Everyone has heard stories about the palatal expander, if not from the patient themselves then their parents. While expanders can be uncomfortable, their time in a person’s mouth is short-lived, and the work that’s done helps make room for adult teeth. It helps to know what you’re getting into before your child receives this device so you can prepare for what interceptive orthodontics will really be like.
1. There Will Some Lisping and Slobbering
The presence of the expander takes some getting used to for your child and it may cause them to speak with a bit of a lisp, at least on certain words. The expander also contributes to excess saliva production. These side effects are usually temporary and, even if they’re not, your child will get used to them after about a week as the expander blends into their daily life.
2. Parents Have a Job to Do
The palatal expander requires assistance on a parent’s part. The expander must be turned daily so the device opens the palate to widen a narrow upper jaw. This requires the use of a “key” which is fitted into the expander twice a day and turned toward the back of the mouth until the required movement is achieved. You might be nervous when you first approach your child with this instrument but if you take your time and follow the orthodontist’s instructions, it will get easier every time.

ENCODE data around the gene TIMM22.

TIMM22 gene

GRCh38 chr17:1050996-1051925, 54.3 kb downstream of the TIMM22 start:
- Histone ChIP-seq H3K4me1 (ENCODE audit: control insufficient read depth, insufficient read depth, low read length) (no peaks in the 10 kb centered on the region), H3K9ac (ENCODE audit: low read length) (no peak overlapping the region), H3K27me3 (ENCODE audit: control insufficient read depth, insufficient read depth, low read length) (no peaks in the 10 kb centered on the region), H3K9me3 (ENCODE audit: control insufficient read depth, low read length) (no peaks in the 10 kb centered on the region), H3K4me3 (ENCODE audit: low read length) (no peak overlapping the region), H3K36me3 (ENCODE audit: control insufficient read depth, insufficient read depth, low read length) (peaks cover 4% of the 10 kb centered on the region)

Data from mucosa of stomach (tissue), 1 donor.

3. Food Is Going to Get Stuck
There is a miniscule space between the top of the expander and the roof of your child’s mouth. No matter what your child eats, food is going to get stuck there. After that first week, your child will adjust and the annoyance of the expander will lessen. It helps to have a water pik to do the job of pushing out leftover food particles. Your kid will love using the device and it will do a great job of rinsing their expander and cleaning between their teeth.
4. A Gap Is Good
Most palatal expanders are only actively worn for a few weeks before the work of turning the appliance is done. During these early days, every turn of the key will pull the palate a little further apart, making room for adult teeth to erupt in their proper positions. This action will also leave a small gap between your child’s front teeth. This is normal and expected and a great sign that you’re turning the key properly in the orthodontic appliance.
5. You Must Put in the Time
Every patient is different and some may need several weeks to reach the desired results. No matter how long it takes for the expander to move the palate, it will be left in place for about six months afterward to prevent relapse and allow for healing time. In many patients, partial braces are placed on their front teeth to begin early alignment.
Expanders are a common orthodontic appliance. If your child has crowded teeth, teeth that aren’t erupting, or baby teeth that aren’t being lost, schedule a consultation with Dr. Soleil in Woodinville, WA, to find out if they’re a good candidate for a palatal expander.